The Ags didn’t hold Texas back in any political way from moving to another conference. We wished them well and started talking to the SEC….they said “hold on now…you’re suppose to come with us”.
We said “we are looking at ALL of our options thank you”. Texas realized they would be at a recruiting disadvantage if they moved to a west coast conference or a northern conference. They quietly backed away from the table…even while continuing to spout “how they were the center of college realignment”.
I’m headed to Michigan/MSU this weekend for my first Big 10 contest with friends. I hope to meet some of you nice folks…I’ll be wearing my Aggie hat.
Sounds like fun Ag1. it could be you will be see the heisman trophy winner 2010.
Kirk Cousins, dude. Kirk Cousins.
Does Nebraska play in College Station? Martinez looked really good tonight.
5 days before the UT game.
I’m pretty sure a Longhorn made that schedule.
If this is your first trip to the “Big House,” you are in for a real treat. Just make sure you dress appropriately, nights up north this time of year are a little coooler than you may be used to…
We had a great time at the Michigan /Michigan State game. Great fans, largest crowd in history and wonderful weather. Really surprised by the noise level…really loud throughout the game. Monster stadium!
Are we heading for D-I football without subdivisions (FBS & FCS)? With some FCS schools moving up and the rest dropping to D-II. Maybe some current FBS schools would drop down, as well. Is it possible that the NCAA completely revamps the divisional structures of CFB?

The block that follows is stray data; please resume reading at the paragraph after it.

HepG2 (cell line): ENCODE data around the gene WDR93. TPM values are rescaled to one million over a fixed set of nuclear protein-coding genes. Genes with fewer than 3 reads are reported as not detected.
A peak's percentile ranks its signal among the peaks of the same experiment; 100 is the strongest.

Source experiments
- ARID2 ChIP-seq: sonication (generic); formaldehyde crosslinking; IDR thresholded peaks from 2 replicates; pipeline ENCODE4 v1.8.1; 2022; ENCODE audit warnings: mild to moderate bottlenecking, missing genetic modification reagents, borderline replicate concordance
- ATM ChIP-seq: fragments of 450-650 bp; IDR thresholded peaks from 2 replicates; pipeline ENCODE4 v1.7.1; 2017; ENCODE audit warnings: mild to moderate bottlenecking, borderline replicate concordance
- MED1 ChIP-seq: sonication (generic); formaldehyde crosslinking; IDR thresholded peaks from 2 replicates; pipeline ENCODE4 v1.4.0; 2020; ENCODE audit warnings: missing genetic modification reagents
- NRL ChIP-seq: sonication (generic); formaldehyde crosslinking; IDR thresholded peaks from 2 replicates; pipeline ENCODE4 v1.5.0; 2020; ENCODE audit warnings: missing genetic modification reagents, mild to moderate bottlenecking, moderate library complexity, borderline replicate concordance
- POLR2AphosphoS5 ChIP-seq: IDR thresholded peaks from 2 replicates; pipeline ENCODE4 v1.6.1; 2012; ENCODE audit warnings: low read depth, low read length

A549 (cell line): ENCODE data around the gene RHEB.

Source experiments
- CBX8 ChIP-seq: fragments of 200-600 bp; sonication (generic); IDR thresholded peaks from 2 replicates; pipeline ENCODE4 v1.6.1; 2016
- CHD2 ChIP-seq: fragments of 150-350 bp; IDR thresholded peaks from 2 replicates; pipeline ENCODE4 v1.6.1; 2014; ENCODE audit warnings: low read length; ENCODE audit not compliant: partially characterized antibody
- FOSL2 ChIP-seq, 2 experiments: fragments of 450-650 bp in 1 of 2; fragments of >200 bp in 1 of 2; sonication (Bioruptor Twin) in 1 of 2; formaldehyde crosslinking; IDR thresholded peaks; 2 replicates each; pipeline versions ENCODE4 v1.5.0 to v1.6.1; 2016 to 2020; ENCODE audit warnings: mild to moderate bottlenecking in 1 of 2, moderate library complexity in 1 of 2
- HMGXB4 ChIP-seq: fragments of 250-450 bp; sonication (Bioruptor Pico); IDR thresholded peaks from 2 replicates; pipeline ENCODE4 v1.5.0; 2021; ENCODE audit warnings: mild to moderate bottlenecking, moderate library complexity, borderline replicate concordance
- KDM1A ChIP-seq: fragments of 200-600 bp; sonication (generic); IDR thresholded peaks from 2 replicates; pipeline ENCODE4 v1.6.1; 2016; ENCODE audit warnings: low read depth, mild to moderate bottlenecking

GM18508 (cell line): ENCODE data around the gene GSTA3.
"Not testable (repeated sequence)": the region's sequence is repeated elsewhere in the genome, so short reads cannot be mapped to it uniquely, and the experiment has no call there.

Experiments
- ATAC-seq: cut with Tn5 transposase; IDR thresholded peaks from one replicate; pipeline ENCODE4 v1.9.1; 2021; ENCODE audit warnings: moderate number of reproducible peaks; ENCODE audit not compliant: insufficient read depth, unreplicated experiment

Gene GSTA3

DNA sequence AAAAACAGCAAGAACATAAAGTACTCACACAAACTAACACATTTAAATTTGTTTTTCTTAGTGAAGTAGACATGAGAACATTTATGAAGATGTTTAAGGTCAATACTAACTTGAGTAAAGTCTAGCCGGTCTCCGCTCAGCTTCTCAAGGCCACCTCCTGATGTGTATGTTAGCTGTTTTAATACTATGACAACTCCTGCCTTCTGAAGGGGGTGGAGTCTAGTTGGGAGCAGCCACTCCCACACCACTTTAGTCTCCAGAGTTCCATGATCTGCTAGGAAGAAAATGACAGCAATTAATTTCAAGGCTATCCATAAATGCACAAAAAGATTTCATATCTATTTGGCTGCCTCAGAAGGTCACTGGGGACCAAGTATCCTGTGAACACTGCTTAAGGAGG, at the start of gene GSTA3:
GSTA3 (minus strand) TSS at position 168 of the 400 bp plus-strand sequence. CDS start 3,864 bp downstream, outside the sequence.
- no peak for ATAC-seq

There are a _lot_ of schools that definitely want to be in DivI for basketball but can not field a FBS football team, so FCS will be around even if more schools either move up or drop down (which I predict will happen).
There are already many institutions that are D-I for BB (and/or other sports) that, in CFB, are BCS/FBS, FCS or don’t even sponsor FB. The overhaul of CFB (as far as the NCAA is concerned) would not affect other sports.
It would be something similar to what the NCAA did in ~1937, 1973 & 1978.
The question becomes, are we looking at a unified D-I in CFB? If so, would they further delineate the lower divisions?
Truth of the matter is the Big East became a BCS conference because of Miami, VT, and Boston College. When those schools left they should have lost their AQ BCS status but with all the politics involved there was no way it was going to change. Now we are left with a situation where the Big East gets more on a per team basis than any other conference from the BCS (This is due to the fact they are an 8 team conference – BCS AQ conferences get $17.7mm guaranteed, AQ conferences get an extra 4.5 for their second team). This is absurd.
The Big East is the answer when someone asks why the Mountain West should get an automatic invite. Their performance this year has been abysmal as they’ve gone 2-10 vs BCS conference schools with their only victories being over the football powerhouses Maryland and Vandy. Other losses like Rutgers-Tulane, Temple-UConn, Utah-Pitt, and Fresno St-Cincy damage their rep even more. The performance of this league is so bad that I’d put them as the 8th best conference and that is probably a disservice to Conference USA.
Personally I’d love it if the BCS gave their spot to the Mountain West when the contract is renegotiated in a few years but like you said in your article … once things get entrenched they rarely change.